When McDonald's transformed Rotterdam's "ugliest building" into a modernist dream, heads turned. Now, another McDonald's outpost has found itself in the limelight, but this time, for a completely different reason. It's even being dubbed "the most controversial McDonald's in the world."
So how does an eatery – in this case, a McCafe – get such a dubious title? It opens inside a historic landmark.
Now, less than a week since the cafe's opening inside a historic villa in the Chinese city of Hangzhou, the locals are up in arms, .
The 84-year-old villa, located near the city's West Lake, once housed a former Taiwan leader, Chiang Ching-kuo, before Hangzhou fell to the Communist Party in 1949 and Taiwan receded. In 2004, the locally regarded structure was declared a cultural relic.
However, the local authorities began subletting the property. After the private club that had been renting the space closed in 2014 due to corruption, local businessman Shen Chunlei took over the lease, spending $800,000 on renovations before opening the McCafe on November 15.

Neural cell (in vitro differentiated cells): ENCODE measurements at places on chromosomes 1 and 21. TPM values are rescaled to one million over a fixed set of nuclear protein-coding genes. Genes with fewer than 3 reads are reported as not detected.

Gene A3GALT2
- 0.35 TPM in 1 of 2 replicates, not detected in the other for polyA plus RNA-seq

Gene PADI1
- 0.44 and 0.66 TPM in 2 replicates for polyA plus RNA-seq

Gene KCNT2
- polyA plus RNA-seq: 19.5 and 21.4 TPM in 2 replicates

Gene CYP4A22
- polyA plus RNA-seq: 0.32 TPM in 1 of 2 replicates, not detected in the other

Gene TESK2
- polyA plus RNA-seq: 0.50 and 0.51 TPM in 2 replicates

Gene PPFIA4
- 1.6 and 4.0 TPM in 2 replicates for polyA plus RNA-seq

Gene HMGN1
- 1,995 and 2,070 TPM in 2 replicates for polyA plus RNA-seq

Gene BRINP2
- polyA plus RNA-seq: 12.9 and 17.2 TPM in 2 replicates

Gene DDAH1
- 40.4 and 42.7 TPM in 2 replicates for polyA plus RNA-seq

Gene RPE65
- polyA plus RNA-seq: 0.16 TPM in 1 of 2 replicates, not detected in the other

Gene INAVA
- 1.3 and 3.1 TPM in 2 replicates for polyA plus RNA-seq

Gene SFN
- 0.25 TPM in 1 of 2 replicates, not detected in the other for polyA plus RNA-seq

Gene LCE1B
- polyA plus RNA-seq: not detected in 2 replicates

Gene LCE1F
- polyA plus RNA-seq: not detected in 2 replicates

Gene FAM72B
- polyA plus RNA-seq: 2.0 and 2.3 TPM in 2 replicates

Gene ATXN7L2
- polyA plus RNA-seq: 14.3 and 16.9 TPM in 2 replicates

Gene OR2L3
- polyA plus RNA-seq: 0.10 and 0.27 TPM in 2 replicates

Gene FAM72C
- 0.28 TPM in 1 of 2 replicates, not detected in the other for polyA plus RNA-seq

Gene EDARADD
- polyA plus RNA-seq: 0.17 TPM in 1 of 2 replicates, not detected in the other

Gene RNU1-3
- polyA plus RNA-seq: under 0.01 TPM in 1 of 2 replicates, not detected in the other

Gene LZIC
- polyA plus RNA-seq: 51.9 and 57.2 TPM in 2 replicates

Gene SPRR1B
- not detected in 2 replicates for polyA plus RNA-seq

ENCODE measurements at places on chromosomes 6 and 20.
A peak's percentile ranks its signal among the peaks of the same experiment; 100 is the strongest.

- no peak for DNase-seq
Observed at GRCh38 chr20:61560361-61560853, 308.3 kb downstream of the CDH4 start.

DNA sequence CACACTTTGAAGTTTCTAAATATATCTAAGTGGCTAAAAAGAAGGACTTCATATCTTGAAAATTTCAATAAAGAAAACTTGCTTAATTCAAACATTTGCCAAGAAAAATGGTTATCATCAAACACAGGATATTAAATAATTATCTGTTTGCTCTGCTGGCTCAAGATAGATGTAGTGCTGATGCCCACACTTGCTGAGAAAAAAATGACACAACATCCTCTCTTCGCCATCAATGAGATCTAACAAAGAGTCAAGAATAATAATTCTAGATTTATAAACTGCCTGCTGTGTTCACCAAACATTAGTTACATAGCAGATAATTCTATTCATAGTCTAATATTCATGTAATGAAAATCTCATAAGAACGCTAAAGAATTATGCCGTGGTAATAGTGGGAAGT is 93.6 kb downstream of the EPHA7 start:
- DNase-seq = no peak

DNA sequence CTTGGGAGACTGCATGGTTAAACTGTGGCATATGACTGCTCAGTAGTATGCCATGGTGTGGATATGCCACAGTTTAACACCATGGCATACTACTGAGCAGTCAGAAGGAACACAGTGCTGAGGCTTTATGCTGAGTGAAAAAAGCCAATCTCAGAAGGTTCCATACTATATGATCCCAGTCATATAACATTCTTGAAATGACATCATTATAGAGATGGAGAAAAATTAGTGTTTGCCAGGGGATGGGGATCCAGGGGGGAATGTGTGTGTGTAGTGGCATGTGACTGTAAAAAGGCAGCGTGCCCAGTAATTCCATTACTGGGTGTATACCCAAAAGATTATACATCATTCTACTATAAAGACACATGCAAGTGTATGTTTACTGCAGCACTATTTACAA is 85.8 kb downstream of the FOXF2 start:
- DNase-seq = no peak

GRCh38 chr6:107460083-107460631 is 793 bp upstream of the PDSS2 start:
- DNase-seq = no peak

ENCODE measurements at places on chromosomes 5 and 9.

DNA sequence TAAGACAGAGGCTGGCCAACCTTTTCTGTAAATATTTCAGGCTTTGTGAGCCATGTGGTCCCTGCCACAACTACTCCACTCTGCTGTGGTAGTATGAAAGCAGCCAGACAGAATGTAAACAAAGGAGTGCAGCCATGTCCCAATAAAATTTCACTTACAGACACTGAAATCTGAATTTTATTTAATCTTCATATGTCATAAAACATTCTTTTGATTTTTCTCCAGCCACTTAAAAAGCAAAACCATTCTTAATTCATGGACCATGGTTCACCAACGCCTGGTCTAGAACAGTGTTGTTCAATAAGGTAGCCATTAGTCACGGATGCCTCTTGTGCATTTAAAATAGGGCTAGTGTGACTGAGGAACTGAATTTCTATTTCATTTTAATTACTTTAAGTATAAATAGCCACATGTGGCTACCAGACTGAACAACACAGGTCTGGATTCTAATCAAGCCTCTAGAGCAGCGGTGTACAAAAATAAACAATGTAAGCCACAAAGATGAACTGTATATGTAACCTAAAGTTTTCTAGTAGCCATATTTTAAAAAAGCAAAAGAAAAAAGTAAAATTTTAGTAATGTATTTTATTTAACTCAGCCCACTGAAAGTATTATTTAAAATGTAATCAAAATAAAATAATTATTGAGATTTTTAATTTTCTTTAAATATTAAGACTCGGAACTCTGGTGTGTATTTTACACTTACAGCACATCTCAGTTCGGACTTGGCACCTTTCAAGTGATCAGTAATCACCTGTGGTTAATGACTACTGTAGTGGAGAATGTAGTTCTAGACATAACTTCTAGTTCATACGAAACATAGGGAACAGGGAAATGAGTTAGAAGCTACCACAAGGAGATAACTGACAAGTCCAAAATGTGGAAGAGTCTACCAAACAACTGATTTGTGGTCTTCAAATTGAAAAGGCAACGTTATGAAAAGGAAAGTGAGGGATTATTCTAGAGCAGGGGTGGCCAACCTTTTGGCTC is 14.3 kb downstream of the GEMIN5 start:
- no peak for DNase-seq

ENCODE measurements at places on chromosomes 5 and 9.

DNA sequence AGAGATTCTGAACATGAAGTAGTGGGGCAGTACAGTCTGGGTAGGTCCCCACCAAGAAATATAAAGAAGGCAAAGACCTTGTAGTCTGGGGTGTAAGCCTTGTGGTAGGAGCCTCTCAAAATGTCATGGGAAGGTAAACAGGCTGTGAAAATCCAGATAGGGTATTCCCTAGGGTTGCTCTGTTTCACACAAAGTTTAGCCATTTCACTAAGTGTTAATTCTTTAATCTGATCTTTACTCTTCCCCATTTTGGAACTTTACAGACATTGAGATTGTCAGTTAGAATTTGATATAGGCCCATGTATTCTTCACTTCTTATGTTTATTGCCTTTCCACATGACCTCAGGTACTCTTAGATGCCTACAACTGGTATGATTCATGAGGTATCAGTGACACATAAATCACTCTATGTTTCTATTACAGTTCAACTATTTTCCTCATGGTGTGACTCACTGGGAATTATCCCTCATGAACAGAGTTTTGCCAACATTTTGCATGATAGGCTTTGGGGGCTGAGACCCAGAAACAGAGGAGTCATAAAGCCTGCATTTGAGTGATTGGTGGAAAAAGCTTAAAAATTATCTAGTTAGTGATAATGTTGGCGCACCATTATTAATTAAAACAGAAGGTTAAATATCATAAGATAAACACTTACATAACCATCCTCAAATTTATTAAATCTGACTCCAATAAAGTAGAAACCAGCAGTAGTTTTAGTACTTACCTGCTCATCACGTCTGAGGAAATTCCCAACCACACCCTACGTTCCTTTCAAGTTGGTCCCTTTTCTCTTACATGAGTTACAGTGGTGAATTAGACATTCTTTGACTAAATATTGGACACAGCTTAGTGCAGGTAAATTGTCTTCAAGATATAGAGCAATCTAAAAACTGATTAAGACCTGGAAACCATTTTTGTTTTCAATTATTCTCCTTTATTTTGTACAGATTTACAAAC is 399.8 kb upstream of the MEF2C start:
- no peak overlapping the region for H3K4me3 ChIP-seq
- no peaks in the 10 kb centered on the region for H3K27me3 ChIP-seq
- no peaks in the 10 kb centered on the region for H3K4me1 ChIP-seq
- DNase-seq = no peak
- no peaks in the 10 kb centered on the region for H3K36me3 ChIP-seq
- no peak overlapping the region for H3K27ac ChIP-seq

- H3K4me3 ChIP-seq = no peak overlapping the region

Though Chunlei kept the building's original exterior intact, he did modernize the interior. But, as he told CNN, he also hung posters inside of Chiang Ching-kuo as a way to pay respect to the building's past. Still, these nods to the villa's legacy have not been enough to ward off public criticism.
The McCafe's debut follows the opening of a Starbucks last month in a separate wing of the same villa, according to the . Many local residents are now fearing their historic city will soon be overrun by the modern, Western world.
It seems only time – and a few hundred signature McCafe coffees – will tell.